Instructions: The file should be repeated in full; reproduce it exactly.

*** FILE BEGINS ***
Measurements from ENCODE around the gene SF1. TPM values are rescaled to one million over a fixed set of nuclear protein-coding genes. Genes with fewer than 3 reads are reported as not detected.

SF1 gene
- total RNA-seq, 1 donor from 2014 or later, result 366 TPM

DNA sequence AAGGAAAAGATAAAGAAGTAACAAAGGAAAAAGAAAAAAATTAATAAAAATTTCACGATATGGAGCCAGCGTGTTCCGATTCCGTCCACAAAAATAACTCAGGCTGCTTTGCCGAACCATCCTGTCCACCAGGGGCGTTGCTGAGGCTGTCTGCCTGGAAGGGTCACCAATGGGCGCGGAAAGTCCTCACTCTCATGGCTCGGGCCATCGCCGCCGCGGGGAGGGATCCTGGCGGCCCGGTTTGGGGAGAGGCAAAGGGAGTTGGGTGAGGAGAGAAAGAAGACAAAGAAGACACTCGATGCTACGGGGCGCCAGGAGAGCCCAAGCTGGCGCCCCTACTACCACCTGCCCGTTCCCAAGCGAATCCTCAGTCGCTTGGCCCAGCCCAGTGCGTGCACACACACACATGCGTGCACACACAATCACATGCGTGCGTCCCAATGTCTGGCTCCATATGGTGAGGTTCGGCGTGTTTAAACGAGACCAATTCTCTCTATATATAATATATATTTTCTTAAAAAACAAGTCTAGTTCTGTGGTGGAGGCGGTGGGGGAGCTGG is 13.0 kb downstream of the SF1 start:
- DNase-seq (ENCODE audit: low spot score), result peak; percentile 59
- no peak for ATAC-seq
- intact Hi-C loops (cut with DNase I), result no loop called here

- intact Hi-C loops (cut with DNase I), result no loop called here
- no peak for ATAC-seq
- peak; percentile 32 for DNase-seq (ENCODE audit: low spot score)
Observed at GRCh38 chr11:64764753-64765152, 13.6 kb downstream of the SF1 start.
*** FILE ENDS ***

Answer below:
Measurements from ENCODE around the gene SF1. TPM values are rescaled to one million over a fixed set of nuclear protein-coding genes. Genes with fewer than 3 reads are reported as not detected.

SF1 gene
- total RNA-seq, 1 donor from 2014 or later, result 366 TPM

DNA sequence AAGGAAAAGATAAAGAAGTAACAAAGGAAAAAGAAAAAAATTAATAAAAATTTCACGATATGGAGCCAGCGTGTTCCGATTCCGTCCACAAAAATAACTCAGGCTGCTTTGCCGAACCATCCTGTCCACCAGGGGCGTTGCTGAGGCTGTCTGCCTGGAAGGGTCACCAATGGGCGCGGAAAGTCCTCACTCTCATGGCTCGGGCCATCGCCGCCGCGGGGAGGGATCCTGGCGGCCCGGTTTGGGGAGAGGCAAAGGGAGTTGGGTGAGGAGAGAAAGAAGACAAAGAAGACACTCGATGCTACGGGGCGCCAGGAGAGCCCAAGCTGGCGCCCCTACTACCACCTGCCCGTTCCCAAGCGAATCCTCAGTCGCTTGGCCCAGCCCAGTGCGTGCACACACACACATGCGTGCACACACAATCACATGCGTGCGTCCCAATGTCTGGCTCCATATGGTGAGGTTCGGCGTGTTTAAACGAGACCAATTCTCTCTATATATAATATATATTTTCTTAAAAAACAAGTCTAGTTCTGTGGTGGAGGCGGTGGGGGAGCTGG is 13.0 kb downstream of the SF1 start:
- DNase-seq (ENCODE audit: low spot score), result peak; percentile 59
- no peak for ATAC-seq
- intact Hi-C loops (cut with DNase I), result no loop called here

- intact Hi-C loops (cut with DNase I), result no loop called here
- no peak for ATAC-seq
- peak; percentile 32 for DNase-seq (ENCODE audit: low spot score)
Observed at GRCh38 chr11:64764753-64765152, 13.6 kb downstream of the SF1 start.